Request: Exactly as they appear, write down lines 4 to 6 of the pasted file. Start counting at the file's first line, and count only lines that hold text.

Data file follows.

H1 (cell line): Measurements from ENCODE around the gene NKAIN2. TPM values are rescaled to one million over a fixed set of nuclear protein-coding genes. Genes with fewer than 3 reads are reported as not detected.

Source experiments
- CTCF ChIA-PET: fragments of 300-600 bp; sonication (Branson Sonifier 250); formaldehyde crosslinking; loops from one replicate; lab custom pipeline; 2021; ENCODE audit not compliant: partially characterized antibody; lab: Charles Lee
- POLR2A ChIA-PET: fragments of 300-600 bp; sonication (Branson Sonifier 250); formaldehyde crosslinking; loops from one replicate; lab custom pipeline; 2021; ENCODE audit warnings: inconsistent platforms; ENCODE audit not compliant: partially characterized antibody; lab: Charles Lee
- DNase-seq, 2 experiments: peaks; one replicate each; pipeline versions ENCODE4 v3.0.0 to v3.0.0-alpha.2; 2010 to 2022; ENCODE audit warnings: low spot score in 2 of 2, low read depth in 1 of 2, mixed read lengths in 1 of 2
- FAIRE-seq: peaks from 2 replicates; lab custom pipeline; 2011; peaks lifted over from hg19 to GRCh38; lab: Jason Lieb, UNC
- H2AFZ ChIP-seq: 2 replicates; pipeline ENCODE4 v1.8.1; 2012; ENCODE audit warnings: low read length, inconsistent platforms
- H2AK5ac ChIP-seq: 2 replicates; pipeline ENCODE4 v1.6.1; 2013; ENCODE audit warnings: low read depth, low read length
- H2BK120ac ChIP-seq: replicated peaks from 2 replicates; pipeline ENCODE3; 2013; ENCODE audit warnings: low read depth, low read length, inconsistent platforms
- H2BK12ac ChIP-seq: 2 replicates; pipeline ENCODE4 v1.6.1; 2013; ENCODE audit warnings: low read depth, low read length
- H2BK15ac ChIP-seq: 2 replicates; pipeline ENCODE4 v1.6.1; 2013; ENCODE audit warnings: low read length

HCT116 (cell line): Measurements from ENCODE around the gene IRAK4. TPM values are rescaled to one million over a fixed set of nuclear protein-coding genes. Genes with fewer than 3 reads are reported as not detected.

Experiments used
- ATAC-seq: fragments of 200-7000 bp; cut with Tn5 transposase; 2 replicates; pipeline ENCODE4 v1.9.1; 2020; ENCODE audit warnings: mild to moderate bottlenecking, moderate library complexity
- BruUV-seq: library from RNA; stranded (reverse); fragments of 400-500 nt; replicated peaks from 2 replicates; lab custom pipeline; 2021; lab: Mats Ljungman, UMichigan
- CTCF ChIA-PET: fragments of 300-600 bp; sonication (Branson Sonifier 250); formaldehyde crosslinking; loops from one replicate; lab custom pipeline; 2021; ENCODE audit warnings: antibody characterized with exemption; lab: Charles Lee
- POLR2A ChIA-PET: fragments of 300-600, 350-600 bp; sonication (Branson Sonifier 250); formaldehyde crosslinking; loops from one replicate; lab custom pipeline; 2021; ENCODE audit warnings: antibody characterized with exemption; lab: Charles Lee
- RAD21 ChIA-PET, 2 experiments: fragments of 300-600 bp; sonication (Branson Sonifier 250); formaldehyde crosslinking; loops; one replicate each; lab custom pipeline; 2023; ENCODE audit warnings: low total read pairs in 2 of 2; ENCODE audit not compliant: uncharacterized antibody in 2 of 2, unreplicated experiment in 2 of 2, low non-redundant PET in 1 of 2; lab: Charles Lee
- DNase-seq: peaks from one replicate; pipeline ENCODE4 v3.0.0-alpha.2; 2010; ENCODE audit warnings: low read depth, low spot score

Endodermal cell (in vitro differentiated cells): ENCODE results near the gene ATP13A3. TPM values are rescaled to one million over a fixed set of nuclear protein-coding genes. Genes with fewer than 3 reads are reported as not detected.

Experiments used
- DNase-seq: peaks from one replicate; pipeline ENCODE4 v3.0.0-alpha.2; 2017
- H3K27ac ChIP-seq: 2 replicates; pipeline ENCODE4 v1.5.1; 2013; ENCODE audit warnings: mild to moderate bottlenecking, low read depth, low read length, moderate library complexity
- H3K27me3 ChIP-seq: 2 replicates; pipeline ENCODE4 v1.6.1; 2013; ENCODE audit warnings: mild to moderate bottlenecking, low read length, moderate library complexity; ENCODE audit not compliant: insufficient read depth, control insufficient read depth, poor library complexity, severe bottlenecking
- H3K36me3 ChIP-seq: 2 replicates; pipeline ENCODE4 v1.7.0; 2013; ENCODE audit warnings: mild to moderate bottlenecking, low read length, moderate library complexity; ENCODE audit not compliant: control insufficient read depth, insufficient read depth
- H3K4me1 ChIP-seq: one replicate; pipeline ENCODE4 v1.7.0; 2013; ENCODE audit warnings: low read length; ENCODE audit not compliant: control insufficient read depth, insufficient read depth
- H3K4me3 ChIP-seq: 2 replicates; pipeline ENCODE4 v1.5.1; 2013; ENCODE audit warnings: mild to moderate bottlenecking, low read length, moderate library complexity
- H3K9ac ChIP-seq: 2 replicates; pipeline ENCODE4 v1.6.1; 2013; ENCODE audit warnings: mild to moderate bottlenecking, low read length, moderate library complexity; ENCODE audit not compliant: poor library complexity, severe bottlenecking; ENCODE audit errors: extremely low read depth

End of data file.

- POLR2A ChIA-PET: fragments of 300-600 bp; sonication (Branson Sonifier 250); formaldehyde crosslinking; loops from one replicate; lab custom pipeline; 2021; ENCODE audit warnings: inconsistent platforms; ENCODE audit not compliant: partially characterized antibody; lab: Charles Lee
- DNase-seq, 2 experiments: peaks; one replicate each; pipeline versions ENCODE4 v3.0.0 to v3.0.0-alpha.2; 2010 to 2022; ENCODE audit warnings: low spot score in 2 of 2, low read depth in 1 of 2, mixed read lengths in 1 of 2
- FAIRE-seq: peaks from 2 replicates; lab custom pipeline; 2011; peaks lifted over from hg19 to GRCh38; lab: Jason Lieb, UNC